The biological mechanics demonstration and the practical employment of two-jump type take-off in long jump

Por: Jintian Yang e Yintian Yang.

Athens 2004: Pre-olympic Congress

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This paper is a review of the relevant literature in the biomechanics of the long jump take off and our work in this area[1,2], which includes the dynamics and kinematics of 36 elite athletes. It also contains a discussion of the basic principles of the biomechanics of the long jump and the characteristics of the 3 types of take-off technical models,
which are the "brake type", "run type" and "two-jump type". It extends and builds upon the concept of the run-up and take-off technique in the long jump, first described theoretically by Arabin [1]. The paper defines the "two-jump type" take-off technique for the first time and discusses it in theory and practice.


Through a biomechanical analysis of the differences of jumping techniques of the elite long-jump athletes, we discovered that athletes adopt different technical models of taking off actions. At the same time, we analyzed the videotapes of the first 3 long jump athletes in the Sydney 2000 Olympic Games (Ivan Pedroso 8.55m, Jai Taurima 8.49m, Roman Schurenko 8.31m). It was discovered that the techniques of the 3 athletes in the run-ups coincide with the characteristic of the 3 technical model types for the take off in the long jump.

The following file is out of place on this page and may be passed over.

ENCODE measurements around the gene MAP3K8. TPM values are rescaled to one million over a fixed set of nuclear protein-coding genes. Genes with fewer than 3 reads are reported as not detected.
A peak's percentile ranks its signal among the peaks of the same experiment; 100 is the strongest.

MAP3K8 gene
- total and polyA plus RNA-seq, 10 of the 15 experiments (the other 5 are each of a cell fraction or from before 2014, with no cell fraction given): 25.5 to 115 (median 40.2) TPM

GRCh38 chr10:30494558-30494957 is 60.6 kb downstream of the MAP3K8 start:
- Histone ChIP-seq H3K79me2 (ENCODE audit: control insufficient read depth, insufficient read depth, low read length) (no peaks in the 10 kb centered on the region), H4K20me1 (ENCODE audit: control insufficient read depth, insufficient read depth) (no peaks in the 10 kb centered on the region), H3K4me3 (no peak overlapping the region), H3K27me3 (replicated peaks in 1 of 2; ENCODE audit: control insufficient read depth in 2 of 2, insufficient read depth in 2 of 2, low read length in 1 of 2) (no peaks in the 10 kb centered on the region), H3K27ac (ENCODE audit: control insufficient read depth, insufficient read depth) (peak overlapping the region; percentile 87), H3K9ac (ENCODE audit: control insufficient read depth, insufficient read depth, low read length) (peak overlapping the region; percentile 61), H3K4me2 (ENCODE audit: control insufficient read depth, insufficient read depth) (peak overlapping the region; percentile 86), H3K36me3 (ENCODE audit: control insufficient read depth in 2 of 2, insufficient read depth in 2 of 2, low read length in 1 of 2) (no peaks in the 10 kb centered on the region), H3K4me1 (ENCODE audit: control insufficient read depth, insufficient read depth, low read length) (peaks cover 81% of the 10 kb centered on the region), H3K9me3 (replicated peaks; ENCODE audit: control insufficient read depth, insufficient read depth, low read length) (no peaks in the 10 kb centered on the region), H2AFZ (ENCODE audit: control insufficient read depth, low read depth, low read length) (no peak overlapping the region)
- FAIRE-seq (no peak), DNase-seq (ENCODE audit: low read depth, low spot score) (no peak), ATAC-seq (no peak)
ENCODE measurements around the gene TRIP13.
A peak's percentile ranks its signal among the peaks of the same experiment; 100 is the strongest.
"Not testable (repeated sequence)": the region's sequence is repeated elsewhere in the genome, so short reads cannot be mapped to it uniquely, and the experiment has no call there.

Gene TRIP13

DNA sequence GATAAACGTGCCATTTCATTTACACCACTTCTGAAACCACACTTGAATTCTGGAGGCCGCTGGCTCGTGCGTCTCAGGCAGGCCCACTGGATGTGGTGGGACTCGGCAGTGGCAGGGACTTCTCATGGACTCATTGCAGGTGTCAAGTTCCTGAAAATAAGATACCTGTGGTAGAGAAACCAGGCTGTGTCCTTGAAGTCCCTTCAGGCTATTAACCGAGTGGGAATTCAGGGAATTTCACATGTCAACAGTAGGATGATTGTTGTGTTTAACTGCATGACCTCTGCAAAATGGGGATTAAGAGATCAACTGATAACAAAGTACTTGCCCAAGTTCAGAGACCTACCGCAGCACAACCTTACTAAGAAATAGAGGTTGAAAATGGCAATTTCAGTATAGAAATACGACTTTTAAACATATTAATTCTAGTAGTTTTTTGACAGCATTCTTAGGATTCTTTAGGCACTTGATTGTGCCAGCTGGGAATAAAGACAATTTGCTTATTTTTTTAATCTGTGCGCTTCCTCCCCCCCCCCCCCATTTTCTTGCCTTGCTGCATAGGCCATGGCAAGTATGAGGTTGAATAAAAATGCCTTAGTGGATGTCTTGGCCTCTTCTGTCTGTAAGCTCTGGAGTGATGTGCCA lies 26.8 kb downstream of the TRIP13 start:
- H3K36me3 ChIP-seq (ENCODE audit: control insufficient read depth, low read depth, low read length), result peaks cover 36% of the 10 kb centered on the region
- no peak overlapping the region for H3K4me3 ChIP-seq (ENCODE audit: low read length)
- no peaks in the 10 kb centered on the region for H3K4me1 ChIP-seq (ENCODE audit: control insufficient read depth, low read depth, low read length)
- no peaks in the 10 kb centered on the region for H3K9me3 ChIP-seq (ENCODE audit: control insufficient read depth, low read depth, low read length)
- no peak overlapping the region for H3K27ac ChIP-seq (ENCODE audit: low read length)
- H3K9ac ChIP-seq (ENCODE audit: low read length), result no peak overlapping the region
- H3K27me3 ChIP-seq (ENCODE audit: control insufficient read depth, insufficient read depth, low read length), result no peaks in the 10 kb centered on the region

Based on the above theories we have a developed a computer-based model of long jump as a training aid. This includes a parameter table for different levels of long-jump athletes that reflects the relation between the angle of taking off and the speed of taking off, with visual reference and target values for improvement of the take-off technique. In order to support this new technical theoretical foundation, we have performed a practical verification test. We selected two groups of experienced athletes, 17 athletes altogether, and performed a contrast study. The experimental results showed that the record of the group which adopted the "two-jump type" technical model improved 7%, while the record of the control group improved only 2.5%. The experiment has fully proved the feasibility and the practicability of this technical theory.


1. Through the analysis based on the computer-based technical teaching model it was discovered that the take-off speed and angle do not show a linear relationship. Reasonable take-off angle range is 60-70 degrees and reasonable running angle range is 19-26 degrees; Run-up speed loss should be between 8%-15%.
2. The partition of run-up and take-off should start from the penultimate step during which the leg starts to land, and this proved that there is really such technique as "two jump type". The adoption of this technical model can improve the take-off rhythm, increase the feet angle and achieve a good take off effect.
3. During the athlete’s final run-up in the long jump, the leg joints reduced range is 8-28 degrees, and this depends on the different technical model adopted.


[1]. Arabin (1994) Journal of Haerbin Institute of Physical Education, 8, 25-28.
[2]. Yang J. (1992) Track and Field, 6, 31-33.




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